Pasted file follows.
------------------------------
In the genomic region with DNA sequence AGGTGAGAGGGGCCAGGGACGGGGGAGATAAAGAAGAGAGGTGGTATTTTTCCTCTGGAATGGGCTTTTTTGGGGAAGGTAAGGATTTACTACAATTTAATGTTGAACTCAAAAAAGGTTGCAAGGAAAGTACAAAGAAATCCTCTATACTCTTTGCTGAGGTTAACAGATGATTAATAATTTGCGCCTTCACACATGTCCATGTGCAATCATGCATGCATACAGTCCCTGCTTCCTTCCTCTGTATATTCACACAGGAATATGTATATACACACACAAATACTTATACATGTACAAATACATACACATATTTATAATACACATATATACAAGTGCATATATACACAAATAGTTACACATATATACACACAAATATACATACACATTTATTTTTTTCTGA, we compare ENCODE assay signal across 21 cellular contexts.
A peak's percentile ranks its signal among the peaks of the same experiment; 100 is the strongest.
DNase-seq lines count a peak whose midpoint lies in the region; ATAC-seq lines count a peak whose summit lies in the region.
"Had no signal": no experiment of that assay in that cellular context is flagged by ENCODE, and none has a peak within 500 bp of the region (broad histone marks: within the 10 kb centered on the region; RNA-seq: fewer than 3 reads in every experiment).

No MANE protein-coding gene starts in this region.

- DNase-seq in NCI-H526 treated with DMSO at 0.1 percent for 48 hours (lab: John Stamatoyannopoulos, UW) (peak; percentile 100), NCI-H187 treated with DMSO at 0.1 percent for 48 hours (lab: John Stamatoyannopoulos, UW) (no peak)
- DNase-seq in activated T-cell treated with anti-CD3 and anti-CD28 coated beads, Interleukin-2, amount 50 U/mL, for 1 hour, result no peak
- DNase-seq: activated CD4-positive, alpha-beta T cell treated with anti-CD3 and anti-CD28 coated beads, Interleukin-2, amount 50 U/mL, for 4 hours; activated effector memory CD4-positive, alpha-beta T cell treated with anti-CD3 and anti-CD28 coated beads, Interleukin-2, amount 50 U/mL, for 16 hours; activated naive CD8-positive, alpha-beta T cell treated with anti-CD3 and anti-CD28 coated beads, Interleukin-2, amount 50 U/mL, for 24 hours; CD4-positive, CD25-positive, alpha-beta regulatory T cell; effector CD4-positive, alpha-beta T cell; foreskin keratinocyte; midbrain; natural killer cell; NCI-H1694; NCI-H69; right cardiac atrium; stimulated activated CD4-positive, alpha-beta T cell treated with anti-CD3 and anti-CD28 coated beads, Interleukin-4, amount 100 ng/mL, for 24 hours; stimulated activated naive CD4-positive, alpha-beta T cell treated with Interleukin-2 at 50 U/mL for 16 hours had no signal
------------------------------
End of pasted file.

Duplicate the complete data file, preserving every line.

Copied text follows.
In the genomic region with DNA sequence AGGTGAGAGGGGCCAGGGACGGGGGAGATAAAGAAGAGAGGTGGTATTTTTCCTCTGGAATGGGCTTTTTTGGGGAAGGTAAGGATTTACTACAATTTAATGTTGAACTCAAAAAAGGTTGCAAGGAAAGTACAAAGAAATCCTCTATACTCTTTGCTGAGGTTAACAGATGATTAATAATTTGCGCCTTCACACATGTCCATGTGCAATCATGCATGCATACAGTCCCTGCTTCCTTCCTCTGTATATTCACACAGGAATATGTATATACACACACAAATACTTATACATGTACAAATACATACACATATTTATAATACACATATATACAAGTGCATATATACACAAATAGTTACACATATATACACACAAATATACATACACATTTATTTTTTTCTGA, we compare ENCODE assay signal across 21 cellular contexts.
A peak's percentile ranks its signal among the peaks of the same experiment; 100 is the strongest.
DNase-seq lines count a peak whose midpoint lies in the region; ATAC-seq lines count a peak whose summit lies in the region.
"Had no signal": no experiment of that assay in that cellular context is flagged by ENCODE, and none has a peak within 500 bp of the region (broad histone marks: within the 10 kb centered on the region; RNA-seq: fewer than 3 reads in every experiment).

No MANE protein-coding gene starts in this region.

- DNase-seq in NCI-H526 treated with DMSO at 0.1 percent for 48 hours (lab: John Stamatoyannopoulos, UW) (peak; percentile 100), NCI-H187 treated with DMSO at 0.1 percent for 48 hours (lab: John Stamatoyannopoulos, UW) (no peak)
- DNase-seq in activated T-cell treated with anti-CD3 and anti-CD28 coated beads, Interleukin-2, amount 50 U/mL, for 1 hour, result no peak
- DNase-seq: activated CD4-positive, alpha-beta T cell treated with anti-CD3 and anti-CD28 coated beads, Interleukin-2, amount 50 U/mL, for 4 hours; activated effector memory CD4-positive, alpha-beta T cell treated with anti-CD3 and anti-CD28 coated beads, Interleukin-2, amount 50 U/mL, for 16 hours; activated naive CD8-positive, alpha-beta T cell treated with anti-CD3 and anti-CD28 coated beads, Interleukin-2, amount 50 U/mL, for 24 hours; CD4-positive, CD25-positive, alpha-beta regulatory T cell; effector CD4-positive, alpha-beta T cell; foreskin keratinocyte; midbrain; natural killer cell; NCI-H1694; NCI-H69; right cardiac atrium; stimulated activated CD4-positive, alpha-beta T cell treated with anti-CD3 and anti-CD28 coated beads, Interleukin-4, amount 100 ng/mL, for 24 hours; stimulated activated naive CD4-positive, alpha-beta T cell treated with Interleukin-2 at 50 U/mL for 16 hours had no signal